Series: Wisconsin Ag And Global Trade

Agriculture is a cornerstone of the Wisconsin economy, and farmers across the state rely on international markets for customers. The commodities exported around the world include some of Wisconsin's most common agricultural products, including cheese and soybeans, as well as a host of specialized products that have come to symbolize the state's bounty, such as ginseng and cranberries. In the early 21st century, Wisconsin's largest agricultural export destination by far has been Canada, followed by Mexico, China and other nations. Farmers who rely on exports face uncertainties driven by fluctuating international demand, variable commodities markets and shifts in global politics, including an escalating series of tariffs levied between the United States and some of its closest trading partners. These changing conditions have impacts that ripple across the state’s broader agricultural economy.
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Ongoing trade disputes with China are impacting many Wisconsin businesses, including ginseng producers. Wausau area farm owner Will Hsu describes how these farmers are navigating the turmoil in the export market.
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Facing low commodity prices, trade uncertainties and challenging weather, Wisconsin's farmers are struggling on multiple fronts. U.S. and state agriculture secretaries Sonny Perdue and Brad Pfaff share their perspectives on the state of small dairy farms and the industry as a whole.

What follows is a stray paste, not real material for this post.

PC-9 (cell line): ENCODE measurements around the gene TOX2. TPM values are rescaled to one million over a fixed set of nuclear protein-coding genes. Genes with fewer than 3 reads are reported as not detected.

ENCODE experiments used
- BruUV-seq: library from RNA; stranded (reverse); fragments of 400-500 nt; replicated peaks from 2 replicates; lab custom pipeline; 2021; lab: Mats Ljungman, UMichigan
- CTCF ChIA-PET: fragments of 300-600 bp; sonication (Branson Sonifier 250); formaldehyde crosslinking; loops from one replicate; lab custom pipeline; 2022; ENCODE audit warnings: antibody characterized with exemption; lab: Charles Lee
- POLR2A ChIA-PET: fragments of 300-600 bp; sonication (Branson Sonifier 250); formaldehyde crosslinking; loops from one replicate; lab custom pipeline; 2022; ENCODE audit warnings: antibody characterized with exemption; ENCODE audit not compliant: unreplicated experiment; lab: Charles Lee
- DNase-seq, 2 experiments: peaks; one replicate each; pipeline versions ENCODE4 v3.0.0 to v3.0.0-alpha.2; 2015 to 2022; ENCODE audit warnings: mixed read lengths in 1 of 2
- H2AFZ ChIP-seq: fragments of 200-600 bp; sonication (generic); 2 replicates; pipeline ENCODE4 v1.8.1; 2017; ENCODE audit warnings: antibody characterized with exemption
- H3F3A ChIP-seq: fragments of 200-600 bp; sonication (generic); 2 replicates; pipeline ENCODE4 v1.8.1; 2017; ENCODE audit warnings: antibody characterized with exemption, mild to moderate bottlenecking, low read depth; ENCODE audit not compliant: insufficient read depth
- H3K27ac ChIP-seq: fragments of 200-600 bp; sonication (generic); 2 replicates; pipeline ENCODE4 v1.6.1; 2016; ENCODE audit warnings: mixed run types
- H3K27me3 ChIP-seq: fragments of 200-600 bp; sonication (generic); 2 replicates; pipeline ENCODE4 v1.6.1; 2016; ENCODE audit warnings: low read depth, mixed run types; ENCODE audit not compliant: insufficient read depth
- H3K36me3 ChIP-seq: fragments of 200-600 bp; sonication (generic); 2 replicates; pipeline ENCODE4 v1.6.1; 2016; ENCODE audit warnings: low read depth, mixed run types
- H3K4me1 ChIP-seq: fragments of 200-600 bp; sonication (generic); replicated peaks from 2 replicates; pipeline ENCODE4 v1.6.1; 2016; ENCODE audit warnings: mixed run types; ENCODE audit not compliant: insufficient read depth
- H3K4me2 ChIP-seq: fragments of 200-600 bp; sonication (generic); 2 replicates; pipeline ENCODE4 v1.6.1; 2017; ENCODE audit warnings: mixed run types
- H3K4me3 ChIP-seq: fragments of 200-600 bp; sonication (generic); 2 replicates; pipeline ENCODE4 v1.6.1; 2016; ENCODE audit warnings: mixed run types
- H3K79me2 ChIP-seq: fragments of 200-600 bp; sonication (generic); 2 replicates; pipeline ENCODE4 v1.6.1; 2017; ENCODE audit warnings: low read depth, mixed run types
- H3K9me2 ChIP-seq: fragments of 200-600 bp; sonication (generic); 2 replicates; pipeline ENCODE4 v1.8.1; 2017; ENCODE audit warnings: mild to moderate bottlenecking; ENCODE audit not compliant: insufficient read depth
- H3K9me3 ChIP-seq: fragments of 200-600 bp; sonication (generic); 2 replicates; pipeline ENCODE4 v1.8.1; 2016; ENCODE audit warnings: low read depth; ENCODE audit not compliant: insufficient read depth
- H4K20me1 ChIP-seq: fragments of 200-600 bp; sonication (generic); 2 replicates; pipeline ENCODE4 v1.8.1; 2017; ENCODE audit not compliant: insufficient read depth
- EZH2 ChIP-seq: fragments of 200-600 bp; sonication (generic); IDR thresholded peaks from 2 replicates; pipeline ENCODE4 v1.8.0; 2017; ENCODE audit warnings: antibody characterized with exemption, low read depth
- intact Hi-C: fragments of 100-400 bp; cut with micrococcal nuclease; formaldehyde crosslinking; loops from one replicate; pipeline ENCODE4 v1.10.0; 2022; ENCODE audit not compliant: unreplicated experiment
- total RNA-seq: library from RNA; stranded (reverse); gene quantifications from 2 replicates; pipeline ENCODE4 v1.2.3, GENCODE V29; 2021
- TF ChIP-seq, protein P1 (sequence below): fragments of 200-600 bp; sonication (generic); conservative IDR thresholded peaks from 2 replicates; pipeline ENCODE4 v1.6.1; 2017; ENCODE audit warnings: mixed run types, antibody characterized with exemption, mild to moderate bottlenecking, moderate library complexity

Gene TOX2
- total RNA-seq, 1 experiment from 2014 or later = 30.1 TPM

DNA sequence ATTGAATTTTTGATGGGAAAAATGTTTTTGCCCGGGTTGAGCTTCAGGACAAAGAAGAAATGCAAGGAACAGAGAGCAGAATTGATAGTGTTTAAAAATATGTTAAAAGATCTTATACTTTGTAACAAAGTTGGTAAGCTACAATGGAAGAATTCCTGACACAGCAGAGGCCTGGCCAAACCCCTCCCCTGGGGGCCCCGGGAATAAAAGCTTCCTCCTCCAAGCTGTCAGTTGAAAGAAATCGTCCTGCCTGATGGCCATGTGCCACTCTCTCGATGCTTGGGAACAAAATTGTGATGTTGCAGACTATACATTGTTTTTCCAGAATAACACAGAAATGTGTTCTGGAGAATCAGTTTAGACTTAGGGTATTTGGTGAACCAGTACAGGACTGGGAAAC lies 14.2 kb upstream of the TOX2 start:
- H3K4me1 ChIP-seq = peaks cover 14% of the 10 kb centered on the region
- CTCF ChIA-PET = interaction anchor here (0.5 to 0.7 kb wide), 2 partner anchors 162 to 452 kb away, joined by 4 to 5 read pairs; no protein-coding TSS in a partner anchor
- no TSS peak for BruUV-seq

The ongoing trade dispute between the U.S. and China continues to raise concerns among Wisconsin farmers. Wisconsin Farmers Union president Darin Von Ruden discusses how farmers navigate low commodity prices on top of this trade uncertainty.
Wisconsin producers are seeing the effects of the trade wars.
As trade disputes affect agricultural exports, particularly dairy products, Wisconsin Farm Bureau Federation president Jim Holte discusses a proposed federal aid package for farmers.
Commodity prices, tariffs and the global market for agricultural products are weighing on Wisconsin farms. Kevin Bernhardt, a professor of agribusiness at UW-Platteville, discusses future prospects for farmers in the state.
As the Trump administration ignites trade wars around the globe, Canada is fanning the flames, and has clearly done its homework on Wisconsin.
It's a waiting game for Wisconsin farmers as they watch the market to see how a trading spat between the United States and China will affect prices for their products.
The spirit of open trade with foreign markets reflected in recent trade policies has a direct impact on the Wisconsin economy.
Wisconsin exports a diverse array of agricultural products around the world One high-profile item is ginseng, an herb that has been grown in parts of central Wisconsin for over a century.